Computer security researchers discovered a botnet operating from home appliances, including televisions, routers, and even a smart refrigerator.
Online security is an incredibly challenging field, made all the more complex thanks to botnets. These omni-present networks spread by infecting electronic devices with trojans, usually for the purpose of sending spam emails or denial of service attacks from multiple locations. Note that I said "electronic devices" and not "computers"; security experts have warned that home appliances are also at risk, especially in an age of smart appliances. These experts were proven correct after tracing a spam email botnet to internet-connected appliances, even finding traces on an unsuspecting refrigerator.
According to a report from California security firm Proofpoint, the organization documented huge spikes of malicious emails sent to individuals and corporations alike, up to 300,000 per day. An investigation ultimately found the offending botnet within home networks, having infiltrated routers, televisions, multi-media centers, and at least one refrigerator.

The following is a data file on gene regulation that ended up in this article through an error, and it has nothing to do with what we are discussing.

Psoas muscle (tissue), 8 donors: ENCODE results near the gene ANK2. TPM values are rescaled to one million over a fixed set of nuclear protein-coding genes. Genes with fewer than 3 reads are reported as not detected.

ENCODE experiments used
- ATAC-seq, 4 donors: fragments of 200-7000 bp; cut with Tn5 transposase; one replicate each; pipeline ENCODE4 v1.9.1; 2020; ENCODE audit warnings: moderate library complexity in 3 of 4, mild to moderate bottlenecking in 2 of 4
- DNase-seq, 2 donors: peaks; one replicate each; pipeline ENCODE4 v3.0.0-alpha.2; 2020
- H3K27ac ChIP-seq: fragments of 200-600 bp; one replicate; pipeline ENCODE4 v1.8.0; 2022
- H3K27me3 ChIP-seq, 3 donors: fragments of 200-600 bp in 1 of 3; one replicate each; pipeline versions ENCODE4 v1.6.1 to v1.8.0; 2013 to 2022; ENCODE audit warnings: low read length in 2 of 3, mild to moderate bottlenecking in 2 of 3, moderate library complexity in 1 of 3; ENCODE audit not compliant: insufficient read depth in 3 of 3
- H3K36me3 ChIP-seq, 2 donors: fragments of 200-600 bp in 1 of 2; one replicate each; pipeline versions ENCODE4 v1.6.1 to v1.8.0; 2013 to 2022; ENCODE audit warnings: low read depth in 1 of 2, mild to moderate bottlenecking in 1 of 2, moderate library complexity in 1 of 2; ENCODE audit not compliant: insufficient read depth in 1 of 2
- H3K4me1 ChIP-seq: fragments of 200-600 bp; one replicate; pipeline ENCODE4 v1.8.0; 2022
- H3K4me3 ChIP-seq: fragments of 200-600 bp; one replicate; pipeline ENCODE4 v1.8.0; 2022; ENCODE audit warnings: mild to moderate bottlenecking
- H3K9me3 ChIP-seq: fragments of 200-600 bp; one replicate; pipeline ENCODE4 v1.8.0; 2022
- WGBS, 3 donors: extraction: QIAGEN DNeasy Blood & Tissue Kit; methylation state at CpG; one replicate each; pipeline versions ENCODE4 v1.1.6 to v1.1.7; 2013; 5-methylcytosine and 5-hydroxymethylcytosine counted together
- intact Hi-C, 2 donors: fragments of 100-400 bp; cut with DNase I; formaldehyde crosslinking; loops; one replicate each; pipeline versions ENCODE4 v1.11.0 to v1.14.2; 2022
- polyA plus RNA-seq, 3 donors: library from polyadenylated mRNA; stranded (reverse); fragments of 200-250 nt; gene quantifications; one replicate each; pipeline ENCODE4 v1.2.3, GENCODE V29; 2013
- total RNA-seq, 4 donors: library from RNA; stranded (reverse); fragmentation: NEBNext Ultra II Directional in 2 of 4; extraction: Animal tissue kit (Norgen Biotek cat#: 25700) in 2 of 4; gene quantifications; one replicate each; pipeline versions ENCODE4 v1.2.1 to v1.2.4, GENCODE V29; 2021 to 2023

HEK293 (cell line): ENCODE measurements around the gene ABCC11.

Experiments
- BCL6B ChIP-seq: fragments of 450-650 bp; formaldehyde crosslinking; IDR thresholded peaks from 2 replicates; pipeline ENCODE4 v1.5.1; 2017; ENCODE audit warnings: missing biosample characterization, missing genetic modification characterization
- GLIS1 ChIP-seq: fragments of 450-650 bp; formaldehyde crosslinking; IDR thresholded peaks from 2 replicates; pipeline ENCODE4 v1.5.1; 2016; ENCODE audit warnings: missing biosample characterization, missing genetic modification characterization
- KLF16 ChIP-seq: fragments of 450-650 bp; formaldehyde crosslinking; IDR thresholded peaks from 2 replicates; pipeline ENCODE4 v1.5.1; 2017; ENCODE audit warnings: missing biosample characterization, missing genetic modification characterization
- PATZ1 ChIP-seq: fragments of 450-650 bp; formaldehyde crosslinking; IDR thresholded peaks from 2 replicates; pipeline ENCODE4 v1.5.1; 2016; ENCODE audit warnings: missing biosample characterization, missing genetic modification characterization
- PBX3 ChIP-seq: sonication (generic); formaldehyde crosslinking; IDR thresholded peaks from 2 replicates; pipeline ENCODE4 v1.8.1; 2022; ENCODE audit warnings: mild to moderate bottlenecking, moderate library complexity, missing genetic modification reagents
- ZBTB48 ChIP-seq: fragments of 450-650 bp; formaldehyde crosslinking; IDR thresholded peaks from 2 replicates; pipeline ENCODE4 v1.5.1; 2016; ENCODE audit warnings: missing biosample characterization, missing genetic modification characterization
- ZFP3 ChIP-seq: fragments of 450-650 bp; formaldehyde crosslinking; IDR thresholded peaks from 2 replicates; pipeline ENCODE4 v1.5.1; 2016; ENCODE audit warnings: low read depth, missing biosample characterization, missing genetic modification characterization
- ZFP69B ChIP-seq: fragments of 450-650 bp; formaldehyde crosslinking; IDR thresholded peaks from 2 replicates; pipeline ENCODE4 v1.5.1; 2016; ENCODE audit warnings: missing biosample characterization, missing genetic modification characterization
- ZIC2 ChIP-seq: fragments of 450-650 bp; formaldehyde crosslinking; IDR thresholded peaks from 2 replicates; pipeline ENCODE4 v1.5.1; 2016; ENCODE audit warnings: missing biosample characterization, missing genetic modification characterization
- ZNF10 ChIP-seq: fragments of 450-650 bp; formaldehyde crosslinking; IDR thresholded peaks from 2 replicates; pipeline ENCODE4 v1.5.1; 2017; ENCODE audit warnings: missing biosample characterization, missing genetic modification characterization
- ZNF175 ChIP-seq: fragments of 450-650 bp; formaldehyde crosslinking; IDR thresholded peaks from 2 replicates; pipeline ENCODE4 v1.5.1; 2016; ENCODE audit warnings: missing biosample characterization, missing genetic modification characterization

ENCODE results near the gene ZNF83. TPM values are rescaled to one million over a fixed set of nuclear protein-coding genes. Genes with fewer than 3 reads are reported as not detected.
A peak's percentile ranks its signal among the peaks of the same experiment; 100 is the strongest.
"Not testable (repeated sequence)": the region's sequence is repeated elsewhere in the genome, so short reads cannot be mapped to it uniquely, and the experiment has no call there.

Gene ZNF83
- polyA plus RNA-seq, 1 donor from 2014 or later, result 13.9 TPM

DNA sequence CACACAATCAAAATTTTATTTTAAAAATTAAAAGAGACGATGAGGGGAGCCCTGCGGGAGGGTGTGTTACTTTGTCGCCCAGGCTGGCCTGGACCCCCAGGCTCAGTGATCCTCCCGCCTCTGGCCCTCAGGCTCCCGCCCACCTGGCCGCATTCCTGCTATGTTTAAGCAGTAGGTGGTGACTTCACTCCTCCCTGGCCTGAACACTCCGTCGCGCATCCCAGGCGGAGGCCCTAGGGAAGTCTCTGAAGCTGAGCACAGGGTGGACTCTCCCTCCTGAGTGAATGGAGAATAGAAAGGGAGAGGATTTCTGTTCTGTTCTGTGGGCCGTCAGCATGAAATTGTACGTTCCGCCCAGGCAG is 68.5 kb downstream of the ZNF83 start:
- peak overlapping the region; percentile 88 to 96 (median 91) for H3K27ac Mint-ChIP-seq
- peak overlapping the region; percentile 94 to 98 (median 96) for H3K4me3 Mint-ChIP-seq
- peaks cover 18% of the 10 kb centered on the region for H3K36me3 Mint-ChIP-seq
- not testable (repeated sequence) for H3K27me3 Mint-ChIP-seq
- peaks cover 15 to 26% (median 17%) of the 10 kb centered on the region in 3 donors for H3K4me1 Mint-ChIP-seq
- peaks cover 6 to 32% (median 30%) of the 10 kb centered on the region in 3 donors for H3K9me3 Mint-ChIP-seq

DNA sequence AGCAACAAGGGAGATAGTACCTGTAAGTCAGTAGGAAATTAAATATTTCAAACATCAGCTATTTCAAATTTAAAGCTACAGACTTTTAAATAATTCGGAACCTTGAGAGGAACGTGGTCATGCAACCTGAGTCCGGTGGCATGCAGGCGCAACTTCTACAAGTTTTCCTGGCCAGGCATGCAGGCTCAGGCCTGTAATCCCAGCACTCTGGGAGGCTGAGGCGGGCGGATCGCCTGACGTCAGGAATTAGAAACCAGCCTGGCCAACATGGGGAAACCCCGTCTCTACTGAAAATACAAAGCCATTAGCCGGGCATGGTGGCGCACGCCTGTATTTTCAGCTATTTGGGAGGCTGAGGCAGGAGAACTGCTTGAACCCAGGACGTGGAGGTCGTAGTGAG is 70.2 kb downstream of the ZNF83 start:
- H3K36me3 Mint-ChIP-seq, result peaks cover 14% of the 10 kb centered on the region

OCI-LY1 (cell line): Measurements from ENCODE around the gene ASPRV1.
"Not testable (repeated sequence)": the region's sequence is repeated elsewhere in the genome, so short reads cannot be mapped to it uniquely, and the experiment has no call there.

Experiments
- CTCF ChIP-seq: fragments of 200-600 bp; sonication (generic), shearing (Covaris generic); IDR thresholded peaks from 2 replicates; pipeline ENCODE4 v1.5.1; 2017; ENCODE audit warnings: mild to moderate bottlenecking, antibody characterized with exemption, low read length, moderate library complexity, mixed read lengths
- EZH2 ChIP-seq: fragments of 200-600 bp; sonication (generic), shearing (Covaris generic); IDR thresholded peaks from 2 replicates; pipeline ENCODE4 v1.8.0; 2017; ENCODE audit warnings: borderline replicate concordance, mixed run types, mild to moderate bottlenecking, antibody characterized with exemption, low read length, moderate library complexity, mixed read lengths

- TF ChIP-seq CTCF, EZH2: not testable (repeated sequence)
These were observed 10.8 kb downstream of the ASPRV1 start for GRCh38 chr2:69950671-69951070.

"Botnets are already a major security concern and the emergence of thingbots may make the situation much worse," Proofpoint's David Knight explained. "Many of these devices are poorly protected at best and consumers have virtually no way to detect or fix infections when they do occur. Enterprises may find distributed attacks increasing as more and more of these devices come online and attackers find additional ways to exploit them."
While researchers were certainly aware of these risks already, this appears to be one of the first documented cases of internet-connecting appliances being used for malicious purposes. Forget about the hazards of Skynet: Clearly the true danger is the humble fridge, coldly calculating its next move and striking when we'll least expect it.